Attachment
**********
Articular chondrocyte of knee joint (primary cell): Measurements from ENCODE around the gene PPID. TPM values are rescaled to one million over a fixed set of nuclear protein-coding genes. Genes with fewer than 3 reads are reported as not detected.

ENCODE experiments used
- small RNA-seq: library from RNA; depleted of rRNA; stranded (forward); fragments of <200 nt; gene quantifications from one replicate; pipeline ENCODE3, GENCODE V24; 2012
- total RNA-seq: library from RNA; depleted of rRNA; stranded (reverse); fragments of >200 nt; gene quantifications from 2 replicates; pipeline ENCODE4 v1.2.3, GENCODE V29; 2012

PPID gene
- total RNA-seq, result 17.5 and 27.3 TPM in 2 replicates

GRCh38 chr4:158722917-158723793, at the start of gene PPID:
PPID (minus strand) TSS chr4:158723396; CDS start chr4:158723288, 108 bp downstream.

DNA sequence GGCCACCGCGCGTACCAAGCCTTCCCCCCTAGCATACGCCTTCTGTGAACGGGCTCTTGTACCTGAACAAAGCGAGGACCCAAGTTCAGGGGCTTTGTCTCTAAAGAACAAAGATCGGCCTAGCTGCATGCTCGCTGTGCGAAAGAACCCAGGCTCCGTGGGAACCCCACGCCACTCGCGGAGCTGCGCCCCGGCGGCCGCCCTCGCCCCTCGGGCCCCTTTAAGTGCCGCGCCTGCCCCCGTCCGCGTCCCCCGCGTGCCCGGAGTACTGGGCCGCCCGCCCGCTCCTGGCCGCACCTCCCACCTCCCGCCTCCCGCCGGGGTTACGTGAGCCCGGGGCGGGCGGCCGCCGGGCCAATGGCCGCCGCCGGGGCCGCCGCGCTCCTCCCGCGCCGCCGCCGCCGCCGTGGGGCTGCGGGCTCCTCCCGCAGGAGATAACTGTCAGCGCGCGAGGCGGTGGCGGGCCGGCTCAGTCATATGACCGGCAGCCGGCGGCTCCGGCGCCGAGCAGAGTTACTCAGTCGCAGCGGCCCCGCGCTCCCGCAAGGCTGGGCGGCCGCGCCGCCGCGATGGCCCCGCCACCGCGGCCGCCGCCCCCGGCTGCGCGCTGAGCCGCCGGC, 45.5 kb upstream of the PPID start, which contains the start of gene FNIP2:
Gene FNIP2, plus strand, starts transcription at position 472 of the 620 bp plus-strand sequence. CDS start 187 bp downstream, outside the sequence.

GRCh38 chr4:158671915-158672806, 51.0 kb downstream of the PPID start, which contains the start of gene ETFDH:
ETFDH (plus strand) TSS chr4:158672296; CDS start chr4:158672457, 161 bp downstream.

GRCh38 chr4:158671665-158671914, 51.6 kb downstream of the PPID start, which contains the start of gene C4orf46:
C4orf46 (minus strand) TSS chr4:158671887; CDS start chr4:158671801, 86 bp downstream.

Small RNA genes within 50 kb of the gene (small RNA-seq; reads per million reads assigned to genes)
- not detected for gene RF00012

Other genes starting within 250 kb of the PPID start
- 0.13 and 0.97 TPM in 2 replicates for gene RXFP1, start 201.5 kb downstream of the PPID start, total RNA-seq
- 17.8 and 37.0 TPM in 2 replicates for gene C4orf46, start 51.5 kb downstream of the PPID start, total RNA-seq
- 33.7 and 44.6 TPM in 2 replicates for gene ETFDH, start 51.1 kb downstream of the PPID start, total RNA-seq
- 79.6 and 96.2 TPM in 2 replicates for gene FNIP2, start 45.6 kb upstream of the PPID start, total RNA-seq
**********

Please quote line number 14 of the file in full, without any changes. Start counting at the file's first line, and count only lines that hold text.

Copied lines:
C4orf46 (minus strand) TSS chr4:158671887; CDS start chr4:158671801, 86 bp downstream.